b. Doc Williams, 3 June 1913, Southern Georgia, USA, d. 5 September 1970, USA. Williams was christened Doc because family legend maintained that the seventh child would be a doctor. Little is known of Williams’ early life, but in the early 40s, instead of being a doctor, he was the fiddle-playing leader of a western swing band on WALD Albany, Georgia. In December 1942, with his Sante Fe Riders, he arrived at the Grand Ole Opry in Nashville, where George D. Hay saw fit to change both his and his band’s name to avoid confusion with Doc Williams And His Border Riders, who were then an established act on WWVA’s Wheeling Jamboree. Williams’ hair provided one simple suggestion and, being a native of Georgia (the Peach State), he became Curley Williams And His Georgia Peach Pickers. They began playing networked Grand Ole Opry shows in September 1943, and made their first recordings for Columbia Records in 1945 (the delay was caused by the recording ban operating at that time). Between 1945 and 1948, they relocated to play the dancehall circuits on the west coast and even appeared in a Charles Starrett B-movie Western, Riders Of The Lone Star, in 1947. In the late 40s, they also starred on The Louisiana Hayride.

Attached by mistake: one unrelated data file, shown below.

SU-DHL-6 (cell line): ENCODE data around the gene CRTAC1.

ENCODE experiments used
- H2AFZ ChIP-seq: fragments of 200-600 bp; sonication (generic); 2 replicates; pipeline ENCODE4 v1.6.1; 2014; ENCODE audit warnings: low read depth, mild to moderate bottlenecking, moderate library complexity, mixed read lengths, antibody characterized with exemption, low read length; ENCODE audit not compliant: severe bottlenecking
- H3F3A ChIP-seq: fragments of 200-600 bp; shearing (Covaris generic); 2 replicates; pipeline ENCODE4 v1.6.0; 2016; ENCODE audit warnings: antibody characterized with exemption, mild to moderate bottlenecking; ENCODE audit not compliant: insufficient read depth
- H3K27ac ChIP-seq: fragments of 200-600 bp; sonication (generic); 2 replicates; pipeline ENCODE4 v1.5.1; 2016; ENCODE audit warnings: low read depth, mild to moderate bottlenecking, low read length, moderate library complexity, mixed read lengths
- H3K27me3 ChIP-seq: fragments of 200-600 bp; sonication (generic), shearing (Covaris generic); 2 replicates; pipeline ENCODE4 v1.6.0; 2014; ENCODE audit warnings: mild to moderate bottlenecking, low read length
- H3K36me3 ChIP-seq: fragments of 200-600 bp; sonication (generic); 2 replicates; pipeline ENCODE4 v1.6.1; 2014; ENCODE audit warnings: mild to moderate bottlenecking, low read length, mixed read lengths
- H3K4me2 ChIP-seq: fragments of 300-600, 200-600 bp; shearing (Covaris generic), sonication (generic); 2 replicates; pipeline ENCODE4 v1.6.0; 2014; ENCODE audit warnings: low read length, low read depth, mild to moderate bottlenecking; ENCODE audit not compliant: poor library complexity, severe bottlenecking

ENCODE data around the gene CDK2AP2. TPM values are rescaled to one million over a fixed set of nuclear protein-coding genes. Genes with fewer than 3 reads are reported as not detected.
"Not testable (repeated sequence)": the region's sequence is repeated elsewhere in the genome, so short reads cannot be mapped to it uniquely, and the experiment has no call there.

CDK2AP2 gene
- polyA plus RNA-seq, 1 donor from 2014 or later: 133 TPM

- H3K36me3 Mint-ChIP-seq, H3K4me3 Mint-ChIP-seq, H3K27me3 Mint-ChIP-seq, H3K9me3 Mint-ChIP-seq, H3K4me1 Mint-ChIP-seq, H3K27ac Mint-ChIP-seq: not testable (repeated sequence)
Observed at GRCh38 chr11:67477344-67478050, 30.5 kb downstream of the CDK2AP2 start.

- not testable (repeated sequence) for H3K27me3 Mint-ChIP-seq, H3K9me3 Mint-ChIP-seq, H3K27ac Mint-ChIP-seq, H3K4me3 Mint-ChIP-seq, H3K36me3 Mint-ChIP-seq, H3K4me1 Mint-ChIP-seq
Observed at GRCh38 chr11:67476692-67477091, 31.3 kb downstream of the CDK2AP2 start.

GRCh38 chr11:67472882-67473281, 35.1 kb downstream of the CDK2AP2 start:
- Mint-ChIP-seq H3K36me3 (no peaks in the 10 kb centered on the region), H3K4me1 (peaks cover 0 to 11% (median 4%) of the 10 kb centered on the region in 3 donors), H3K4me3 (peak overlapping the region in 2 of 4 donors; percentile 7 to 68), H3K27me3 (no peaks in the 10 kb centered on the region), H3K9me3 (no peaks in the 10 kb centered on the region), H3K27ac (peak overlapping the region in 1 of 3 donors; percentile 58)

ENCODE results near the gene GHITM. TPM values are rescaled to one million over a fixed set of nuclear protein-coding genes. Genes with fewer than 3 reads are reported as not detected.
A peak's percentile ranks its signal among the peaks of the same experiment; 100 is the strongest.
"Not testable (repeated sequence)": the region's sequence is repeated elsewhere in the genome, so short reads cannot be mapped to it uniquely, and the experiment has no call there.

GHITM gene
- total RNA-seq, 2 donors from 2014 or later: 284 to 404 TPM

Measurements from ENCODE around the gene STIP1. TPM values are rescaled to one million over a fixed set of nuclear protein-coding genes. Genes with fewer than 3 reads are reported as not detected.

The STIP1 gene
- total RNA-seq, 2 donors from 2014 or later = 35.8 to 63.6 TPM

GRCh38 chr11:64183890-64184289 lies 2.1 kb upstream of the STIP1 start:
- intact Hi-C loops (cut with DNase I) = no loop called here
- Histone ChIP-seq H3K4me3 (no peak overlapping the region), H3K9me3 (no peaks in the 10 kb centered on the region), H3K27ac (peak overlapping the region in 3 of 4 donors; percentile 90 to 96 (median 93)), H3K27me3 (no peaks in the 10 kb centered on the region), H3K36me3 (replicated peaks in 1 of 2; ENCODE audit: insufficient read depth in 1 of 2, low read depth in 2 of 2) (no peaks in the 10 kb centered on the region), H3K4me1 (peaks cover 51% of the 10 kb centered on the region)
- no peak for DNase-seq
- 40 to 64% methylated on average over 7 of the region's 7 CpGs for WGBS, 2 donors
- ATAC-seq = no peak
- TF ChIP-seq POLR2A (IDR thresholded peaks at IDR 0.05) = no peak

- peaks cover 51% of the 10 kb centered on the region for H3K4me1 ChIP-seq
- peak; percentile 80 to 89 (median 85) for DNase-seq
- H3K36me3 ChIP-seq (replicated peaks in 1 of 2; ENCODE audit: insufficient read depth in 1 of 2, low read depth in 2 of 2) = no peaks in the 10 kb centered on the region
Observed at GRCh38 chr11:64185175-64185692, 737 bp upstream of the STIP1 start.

Williams wrote ‘Half As Much’, which he recorded in 1951, at his band’s last Columbia session and in 1952, Hank Williams took the song to number 2 in the US country charts. There has been confusion over the years, with many assuming Hank Williams, who was in fact no relation but was a friend of Curley’s, to be the writer of the song (the song became a million-seller for Rosemary Clooney, and was also recorded successfully in the UK by Alma Cogan and Lita Rosa). During his years with Columbia, Williams also provided backing on various other artists’ recordings, including on one occasion, Fred Rose, who at the time was recording for the label as the Rambling Rogue. In the early 50s, Williams and his band played regularly on theSmoky Mountain Jamboree in Georgia and for a time did sponsored shows on WSFA Montgomery, Alabama, until, in 1954, Williams tired of the showbusiness life and retired.